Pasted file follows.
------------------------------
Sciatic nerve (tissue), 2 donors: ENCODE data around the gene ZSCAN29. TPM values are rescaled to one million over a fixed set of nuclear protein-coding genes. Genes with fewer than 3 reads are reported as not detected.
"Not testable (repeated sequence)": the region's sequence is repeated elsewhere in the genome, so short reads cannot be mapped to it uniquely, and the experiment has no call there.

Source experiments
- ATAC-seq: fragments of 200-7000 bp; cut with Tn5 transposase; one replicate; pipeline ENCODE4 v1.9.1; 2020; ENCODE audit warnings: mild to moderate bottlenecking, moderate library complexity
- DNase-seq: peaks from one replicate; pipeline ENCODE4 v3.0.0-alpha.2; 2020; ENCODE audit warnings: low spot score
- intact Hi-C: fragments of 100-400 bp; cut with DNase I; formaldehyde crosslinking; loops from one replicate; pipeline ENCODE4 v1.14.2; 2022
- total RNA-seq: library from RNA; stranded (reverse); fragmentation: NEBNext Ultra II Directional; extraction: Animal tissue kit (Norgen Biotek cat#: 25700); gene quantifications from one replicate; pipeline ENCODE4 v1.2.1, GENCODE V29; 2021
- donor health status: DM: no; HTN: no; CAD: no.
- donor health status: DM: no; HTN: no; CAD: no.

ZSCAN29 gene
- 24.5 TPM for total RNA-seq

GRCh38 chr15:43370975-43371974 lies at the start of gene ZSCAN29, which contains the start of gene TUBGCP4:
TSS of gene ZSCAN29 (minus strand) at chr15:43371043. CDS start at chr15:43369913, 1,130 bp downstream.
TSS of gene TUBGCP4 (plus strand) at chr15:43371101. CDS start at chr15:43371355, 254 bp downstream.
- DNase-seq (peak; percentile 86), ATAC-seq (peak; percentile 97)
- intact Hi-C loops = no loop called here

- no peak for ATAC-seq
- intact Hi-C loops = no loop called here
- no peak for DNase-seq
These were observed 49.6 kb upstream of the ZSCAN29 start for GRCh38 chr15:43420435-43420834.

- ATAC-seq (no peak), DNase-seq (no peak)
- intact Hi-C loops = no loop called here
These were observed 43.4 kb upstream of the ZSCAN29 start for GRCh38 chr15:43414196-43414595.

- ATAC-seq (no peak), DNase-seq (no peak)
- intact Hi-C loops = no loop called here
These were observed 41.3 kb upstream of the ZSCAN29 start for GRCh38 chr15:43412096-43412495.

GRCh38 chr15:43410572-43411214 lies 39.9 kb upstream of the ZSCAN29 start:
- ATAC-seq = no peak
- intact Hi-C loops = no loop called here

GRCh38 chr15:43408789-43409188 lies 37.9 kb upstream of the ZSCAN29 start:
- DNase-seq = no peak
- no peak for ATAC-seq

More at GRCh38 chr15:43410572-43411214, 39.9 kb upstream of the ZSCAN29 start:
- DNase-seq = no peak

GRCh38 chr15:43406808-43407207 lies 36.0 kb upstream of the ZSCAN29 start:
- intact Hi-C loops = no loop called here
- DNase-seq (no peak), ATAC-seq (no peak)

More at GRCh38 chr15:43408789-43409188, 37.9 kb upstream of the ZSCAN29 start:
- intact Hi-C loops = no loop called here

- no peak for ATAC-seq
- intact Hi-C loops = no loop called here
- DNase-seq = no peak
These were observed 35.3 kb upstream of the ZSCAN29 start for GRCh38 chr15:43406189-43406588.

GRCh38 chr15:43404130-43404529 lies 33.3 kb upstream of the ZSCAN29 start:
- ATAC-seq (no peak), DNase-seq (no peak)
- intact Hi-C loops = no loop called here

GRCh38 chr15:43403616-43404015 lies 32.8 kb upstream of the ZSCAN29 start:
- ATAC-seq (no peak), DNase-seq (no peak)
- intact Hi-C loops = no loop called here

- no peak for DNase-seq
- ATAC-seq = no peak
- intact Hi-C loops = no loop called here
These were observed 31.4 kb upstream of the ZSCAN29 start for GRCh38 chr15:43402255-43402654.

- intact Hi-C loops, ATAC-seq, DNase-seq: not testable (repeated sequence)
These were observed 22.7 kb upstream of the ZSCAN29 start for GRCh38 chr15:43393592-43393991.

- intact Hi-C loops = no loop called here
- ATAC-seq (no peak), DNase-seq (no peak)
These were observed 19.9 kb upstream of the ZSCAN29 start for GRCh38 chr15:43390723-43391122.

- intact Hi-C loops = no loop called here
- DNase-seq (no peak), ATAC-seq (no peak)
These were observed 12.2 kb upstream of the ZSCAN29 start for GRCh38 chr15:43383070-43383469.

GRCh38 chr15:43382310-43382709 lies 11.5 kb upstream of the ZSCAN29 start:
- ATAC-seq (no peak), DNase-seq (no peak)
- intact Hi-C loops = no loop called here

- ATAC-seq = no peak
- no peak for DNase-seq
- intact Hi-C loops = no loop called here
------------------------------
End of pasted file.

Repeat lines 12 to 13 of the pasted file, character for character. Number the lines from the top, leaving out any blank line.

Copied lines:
GRCh38 chr15:43370975-43371974 lies at the start of gene ZSCAN29, which contains the start of gene TUBGCP4:
TSS of gene ZSCAN29 (minus strand) at chr15:43371043. CDS start at chr15:43369913, 1,130 bp downstream.